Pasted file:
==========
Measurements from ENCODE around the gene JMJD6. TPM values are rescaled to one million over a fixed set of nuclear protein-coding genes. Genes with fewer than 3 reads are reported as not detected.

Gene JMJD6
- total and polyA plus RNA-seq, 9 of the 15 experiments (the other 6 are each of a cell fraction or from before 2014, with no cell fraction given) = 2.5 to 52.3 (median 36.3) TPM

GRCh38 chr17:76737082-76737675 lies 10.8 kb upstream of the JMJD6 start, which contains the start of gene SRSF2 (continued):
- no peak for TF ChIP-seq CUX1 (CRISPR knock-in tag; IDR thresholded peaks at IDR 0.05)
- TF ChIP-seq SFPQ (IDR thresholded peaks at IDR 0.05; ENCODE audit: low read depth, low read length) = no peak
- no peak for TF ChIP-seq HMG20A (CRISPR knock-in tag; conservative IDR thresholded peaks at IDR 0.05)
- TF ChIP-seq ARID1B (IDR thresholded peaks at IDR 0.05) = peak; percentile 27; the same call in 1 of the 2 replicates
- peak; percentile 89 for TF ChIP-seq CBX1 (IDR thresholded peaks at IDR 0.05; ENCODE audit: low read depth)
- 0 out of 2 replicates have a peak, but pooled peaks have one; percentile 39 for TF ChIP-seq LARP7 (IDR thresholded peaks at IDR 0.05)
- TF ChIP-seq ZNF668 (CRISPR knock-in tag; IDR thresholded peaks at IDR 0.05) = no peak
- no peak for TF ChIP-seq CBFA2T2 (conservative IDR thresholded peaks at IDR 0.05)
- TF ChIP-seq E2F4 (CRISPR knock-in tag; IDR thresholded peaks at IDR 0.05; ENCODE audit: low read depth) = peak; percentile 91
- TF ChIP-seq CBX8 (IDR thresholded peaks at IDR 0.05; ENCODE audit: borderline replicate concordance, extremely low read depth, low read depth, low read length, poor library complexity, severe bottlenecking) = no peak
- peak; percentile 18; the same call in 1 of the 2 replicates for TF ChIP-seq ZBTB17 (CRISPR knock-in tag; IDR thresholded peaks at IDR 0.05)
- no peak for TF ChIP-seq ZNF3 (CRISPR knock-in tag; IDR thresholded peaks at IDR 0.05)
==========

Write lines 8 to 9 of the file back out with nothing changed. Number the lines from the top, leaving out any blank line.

- TF ChIP-seq ARID1B (IDR thresholded peaks at IDR 0.05) = peak; percentile 27; the same call in 1 of the 2 replicates
- peak; percentile 89 for TF ChIP-seq CBX1 (IDR thresholded peaks at IDR 0.05; ENCODE audit: low read depth)